“The best way to know what our customers want is by talking to them and our teams on the shop floor,” said Sims, who added that conversations on social media channels also play an important role in giving insight to the needs of modern-day shoppers as is seeing what competitors are doing, attending conferences, and keeping in touch with contacts across the retail industry.

Bricks and clicks

Today’s shopper has also come to expect a high degree of synergy between the high street shop and online store of a brand. “Our online and retail stores support each other,” Sims commented. “Customers sometimes browse online but shop in-store, and vice versa. For example, our stores can drive customers to purchase from our range of furniture. Whatever the journey it is crucial to us that we offer the same customer journey.”

What might the future hold for shoppers? Sims is keeping a “close eye” on virtual technology, artificial intelligence, and using chatbots and virtual assistants in-store. David Williams, COO of maternity wear business Seraphine, which has stores across London and in the United States, agrees that keeping abreast of technology is a must for any high street brand. “Don’t shy away from the internet and other online rivals, instead think about what that technology can do you,” he said.

Seraphine knows its customer inside out

Seraphine was founded in 2002 in London, has 100 employees and a coterie of celebrity fans, including the Duchess of Cambridge. As Williams explained, its high street stores and the Seraphine website work in tandem, but it is the growing dominance of ecommerce that is driving high street brands to differentiate physical stores by giving modern-day shoppers excellent personal service and the immediate availability of products. The emphasis is on having sales staff who are highly knowledgeable about the products and aware that many shoppers may be embarking on pregnancy and motherhood for the first time. Everything may be new and unfamiliar, so a supportive attitude is a must-have attribute for staff.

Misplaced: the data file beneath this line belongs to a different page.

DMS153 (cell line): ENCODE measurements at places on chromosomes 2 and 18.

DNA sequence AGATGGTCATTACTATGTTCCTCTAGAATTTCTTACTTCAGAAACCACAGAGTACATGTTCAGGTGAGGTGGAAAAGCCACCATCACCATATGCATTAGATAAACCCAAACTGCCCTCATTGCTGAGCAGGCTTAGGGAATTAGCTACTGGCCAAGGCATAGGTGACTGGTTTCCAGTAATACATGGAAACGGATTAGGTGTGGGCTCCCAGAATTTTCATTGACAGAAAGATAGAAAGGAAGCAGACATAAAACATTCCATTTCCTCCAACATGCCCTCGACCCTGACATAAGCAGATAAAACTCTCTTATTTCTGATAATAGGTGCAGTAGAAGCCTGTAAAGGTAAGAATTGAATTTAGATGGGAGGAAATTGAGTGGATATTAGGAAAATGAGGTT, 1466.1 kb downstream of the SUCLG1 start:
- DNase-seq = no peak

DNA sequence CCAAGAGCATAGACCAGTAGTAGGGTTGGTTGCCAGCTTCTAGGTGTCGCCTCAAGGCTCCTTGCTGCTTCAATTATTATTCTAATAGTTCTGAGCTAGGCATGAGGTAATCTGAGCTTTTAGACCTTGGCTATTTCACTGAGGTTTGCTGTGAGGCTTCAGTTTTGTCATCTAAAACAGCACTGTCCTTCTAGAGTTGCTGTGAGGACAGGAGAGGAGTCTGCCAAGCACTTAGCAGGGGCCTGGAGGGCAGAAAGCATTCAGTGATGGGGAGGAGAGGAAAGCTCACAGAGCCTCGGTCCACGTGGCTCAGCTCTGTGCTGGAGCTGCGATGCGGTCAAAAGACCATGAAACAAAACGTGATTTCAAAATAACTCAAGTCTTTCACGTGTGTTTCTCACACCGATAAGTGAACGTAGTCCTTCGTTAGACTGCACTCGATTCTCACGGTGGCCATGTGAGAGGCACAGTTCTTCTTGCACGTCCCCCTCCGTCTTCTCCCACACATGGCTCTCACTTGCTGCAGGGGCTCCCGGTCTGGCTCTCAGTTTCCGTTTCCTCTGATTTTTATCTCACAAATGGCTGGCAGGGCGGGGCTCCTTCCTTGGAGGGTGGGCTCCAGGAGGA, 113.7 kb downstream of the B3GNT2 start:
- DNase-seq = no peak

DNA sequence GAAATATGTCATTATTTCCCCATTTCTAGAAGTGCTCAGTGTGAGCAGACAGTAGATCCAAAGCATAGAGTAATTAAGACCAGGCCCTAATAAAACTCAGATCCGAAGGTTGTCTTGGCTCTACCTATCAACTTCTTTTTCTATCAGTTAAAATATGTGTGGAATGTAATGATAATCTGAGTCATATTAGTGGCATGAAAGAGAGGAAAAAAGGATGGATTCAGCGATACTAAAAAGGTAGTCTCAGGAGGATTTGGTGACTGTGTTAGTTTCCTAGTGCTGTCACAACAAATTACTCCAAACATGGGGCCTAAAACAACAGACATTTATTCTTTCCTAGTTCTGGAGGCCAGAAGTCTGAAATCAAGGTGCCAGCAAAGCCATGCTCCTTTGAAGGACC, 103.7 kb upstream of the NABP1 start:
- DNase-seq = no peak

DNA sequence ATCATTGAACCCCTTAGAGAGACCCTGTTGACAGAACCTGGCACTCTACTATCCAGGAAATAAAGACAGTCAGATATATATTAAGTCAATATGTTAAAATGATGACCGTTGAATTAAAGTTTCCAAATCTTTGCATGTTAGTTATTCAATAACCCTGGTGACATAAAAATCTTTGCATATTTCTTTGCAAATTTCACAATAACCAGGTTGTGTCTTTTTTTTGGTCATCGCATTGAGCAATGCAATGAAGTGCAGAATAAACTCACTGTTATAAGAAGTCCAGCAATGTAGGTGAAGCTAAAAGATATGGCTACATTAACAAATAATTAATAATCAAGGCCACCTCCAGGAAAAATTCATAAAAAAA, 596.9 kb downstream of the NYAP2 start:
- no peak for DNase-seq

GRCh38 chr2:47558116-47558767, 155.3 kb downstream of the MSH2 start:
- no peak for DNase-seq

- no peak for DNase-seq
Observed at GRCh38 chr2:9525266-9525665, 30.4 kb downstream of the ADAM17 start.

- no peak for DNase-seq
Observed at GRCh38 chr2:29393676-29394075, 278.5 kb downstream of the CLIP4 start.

Play to your strengths

Williams sees the business as “truly multi-channel”, with an attentive in-store experience reflected in a responsive customer service online, and a website that focuses on range, relevant content, broad product availability and ease of delivery and returns. He plans to bring the two strands of the business closer together over the next couple of years, whilst still maintaining the individual identities of each. High street shops, he believes, can compete successfully with online rivals by focusing on unique advantages, such as personal service, immediate availability and the visibility of being on the high street.

Critical to the success of catering to the modern-day shopper is understanding and predicting their needs. The Seraphine customer, he noted, is a mother-to-be or new mother who wants to remain as fashionable and on-trend during and after her pregnancy as she would be otherwise, and the business seeks to fill that the gap in the market for functional but fashionable maternity wear. “We observe fashion trends in general and then look at how to adapt them to our target market – mums-to-be,” William said. “[The team] often draws from its own experiences of motherhood to create truly unique products. Our 15 years experience helps a lot.”